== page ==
While there may be many other factors to consider in your particular situation, for purposes of this article the last thing I will mention is that you need to think long and hard about the tremendous financial and psychological toll any litigation will take on you and your family. Not to mention the inordinate about of time it will consume – time you could spend doing other more pleasant (and arguably more productive) things. Many of you have heard me analogize litigation to organizing our attic or basement or garage. It seems like a great idea at first, but once we have all the junk pulled out and strewn all over the place, we look at it, are exhausted and think to ourselves “Why did I think this was a good idea? Now I have to organize and put most of it back in there and I really do not feel like doing that because I am exhausted.” That is how most people feel after they get deep into litigation. It is miserable, even with the nicest lawyer in the world who tries to make it palatable for you. It is expensive, from both a financial and emotional perspective, and, more times than not, that money and mental energy could be instead used for something which is much more rewarding to you personally (and perhaps financially too).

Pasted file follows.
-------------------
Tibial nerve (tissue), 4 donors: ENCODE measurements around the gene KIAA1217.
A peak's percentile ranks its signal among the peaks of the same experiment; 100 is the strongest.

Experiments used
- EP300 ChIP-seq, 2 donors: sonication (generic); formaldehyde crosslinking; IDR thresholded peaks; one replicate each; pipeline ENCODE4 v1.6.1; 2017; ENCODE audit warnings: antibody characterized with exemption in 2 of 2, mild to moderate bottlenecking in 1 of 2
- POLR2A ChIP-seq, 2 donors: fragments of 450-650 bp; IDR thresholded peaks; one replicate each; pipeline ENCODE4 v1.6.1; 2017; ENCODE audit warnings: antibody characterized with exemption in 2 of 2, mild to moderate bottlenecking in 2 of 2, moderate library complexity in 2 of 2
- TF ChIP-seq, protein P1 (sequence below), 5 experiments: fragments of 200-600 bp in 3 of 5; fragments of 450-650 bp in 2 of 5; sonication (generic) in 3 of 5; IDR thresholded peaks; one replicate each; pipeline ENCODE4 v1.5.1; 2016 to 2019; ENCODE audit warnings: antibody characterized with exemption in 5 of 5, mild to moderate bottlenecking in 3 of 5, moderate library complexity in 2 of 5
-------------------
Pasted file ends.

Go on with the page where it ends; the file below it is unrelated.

So, while it may seem like the thing to do when you are feeling wronged by someone in the horse world, consult an equine attorney early on and think very carefully about whether a lawsuit is the best alternative for you and your family. You might be surprised how many times it is not. Am I talking myself out of work? Maybe, but I would rather my clients know what they are in for on the front end than to plow forward and regret it when it is too late to get out without paying a large financial and emotional price, regardless of whether they actually win in court.
If you get into a bind and need assistance or just want to ask some questions to avoid getting in a bind, feel free to email me at firstname.lastname@example.org. I often will answer a short and simple question for free if you are in North Carolina and I have time and know the answer off the top of my head! Or often know good equine lawyers in other states if you need a referral. If you don’t hear back from me quickly, it’s not because I don’t love you or think you have a great question or because I don’t know the answer (usually), I’m probably just really busy and haven’t had a chance to email back. And you can always buy the first hour of my time for $250 (my usual hourly rate for 2014 is $350). Lots of folks will save up all their equine (and some corporate or real estate) legal questions and short documents and sit with me for an hour and we will do as much as we can during that hour and it’s only $250. You can check out my Twitter feed @nchorselawyer as well as our firm’s Equine Law Group web page at http://www.rl-law.com/equine if you’re interested, and yes, in addition to providing what I hope are interesting and informative stories, this blog and the Twitter feed referenced above are also (in one way or another, I guess) an advertisement for legal services.